The Redundancies of Backup and Restore
by Sean Curiel, on Oct 31, 2018 6:00:10 AM
In the course of our lives there are times when we’re asked to tediously replicate the same task ten times over, quite often in our work. This kind of repetition is what we try to reduce or eliminate through better planning and organization. Of course, not all types of redundancy are bad, especially when it comes to protecting critical data. In fact, the redundancies built into many backup strategies may determine whether or not you are able to restore the right data within a time frame that is acceptable.
Redundancy directly effects both how often a might be required, and also how reliable that data restore might be in executing the requested tasks. Today we’ll take a look at a few of the numerous redundancies built into effective backup solutions.
Your metadata summarizes all the basic information (when, where, how) about your files, and helps your backup system to function. If your backup solution stores all this data in a single database on your backup server (as many of them do), than you’re going to have a serious problem in the event that the server fails. Advanced backup solutions store the metadata in multiple locations including the backup command server, the backup client system, and the backup media itself. This ensures that if everything were to burn down to the ground, and only your backup media remained – you could still restore your backups without a lengthy import.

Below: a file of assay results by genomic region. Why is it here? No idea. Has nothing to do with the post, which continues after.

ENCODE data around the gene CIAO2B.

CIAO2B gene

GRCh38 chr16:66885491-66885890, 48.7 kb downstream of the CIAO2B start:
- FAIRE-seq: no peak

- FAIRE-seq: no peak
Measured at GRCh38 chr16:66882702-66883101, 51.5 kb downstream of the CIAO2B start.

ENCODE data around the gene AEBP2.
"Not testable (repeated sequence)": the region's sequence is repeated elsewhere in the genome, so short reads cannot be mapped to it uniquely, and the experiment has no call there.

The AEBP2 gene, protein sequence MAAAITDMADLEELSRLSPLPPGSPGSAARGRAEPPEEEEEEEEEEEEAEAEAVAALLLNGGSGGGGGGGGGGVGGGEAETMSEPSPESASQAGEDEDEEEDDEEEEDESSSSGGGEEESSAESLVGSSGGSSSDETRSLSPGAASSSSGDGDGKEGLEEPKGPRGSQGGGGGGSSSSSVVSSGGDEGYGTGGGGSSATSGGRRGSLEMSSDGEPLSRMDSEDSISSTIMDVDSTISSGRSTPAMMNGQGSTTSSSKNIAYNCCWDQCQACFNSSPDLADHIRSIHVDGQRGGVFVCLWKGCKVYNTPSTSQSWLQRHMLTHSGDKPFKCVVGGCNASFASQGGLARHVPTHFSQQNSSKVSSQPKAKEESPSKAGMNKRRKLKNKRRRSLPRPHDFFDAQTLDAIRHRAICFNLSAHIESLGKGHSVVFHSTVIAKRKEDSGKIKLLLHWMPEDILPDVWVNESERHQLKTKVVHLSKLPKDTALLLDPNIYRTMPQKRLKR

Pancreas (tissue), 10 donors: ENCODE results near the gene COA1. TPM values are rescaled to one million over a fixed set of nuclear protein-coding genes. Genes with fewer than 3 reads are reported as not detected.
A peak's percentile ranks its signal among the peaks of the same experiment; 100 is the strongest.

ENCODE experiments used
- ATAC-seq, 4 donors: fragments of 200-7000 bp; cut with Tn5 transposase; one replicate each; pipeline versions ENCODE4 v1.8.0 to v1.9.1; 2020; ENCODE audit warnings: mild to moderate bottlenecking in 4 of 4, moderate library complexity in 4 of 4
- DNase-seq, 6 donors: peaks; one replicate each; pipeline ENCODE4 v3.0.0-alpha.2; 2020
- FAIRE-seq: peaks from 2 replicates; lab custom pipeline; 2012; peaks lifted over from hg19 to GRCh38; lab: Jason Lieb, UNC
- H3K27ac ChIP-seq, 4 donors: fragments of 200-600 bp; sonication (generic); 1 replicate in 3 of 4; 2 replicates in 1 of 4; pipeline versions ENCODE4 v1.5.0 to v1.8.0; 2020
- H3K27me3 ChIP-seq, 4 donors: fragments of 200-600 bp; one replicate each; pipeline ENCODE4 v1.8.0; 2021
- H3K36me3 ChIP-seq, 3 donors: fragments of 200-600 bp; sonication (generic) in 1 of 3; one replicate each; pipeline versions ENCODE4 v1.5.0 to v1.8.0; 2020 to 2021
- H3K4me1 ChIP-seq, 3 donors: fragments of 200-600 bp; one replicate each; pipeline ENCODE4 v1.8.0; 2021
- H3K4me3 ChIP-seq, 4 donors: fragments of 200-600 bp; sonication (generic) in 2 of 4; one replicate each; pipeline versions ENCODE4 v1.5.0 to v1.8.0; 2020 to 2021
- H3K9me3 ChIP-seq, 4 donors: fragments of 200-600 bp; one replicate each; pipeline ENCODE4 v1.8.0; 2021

Media Failover Redundancy:
Creating a secondary path for your data to flow in the event that the primary path becomes unavailable, makes your backup system fault-tolerant, and therefore more reliable. Let’s say that your backup destination is a NAS device, and that it is unexpectedly full or offline when backups take place; Will your backup automatically failover to another device to ensure flawless backups happen on schedule?
Backup Media Redundancy:
Another form of redundancy is being redundant with your backup media – in other words, making multiple copies. Backup solutions should be able to employ strategies like D2D2T (disk to disk to tape), duplicating your backups to multiple tapes, multiple removable drives, or even to an external drive which is physically removed by an administrator at the end of the day.
Backup Location Redundancy
(Local, Offsite, Cloud):
Redundancy in the locations where your media is stored is critical when following best practice recommendations for protecting your organizations data. Keeping backups stored locally provides fast access when it comes time to restore, but it can’t help you if a natural disaster affects that physical location. Keeping backups replicated in the cloud, and at offsite locations, ensures that your backups are safeguarded against local disasters and infections.
These are just a few of the ways that redundancy is built into effective backup solutions. You’ll notice that each instance is truly about limiting single points of failure so that your backup system has a clear path to success, even when the unexpected takes place. Does your backup solution utilize these redundancies? If not, we recommend that you speak with our team of experts and learn more about the benefits of NovaStor’s DataCenter backup solution.
Written by Sean Curiel.
Sean is a marketing expert serving NovaStor's DataCenter and NovaBACKUP communities. The views expressed are his own. Learn more about NovaStor's network backup software.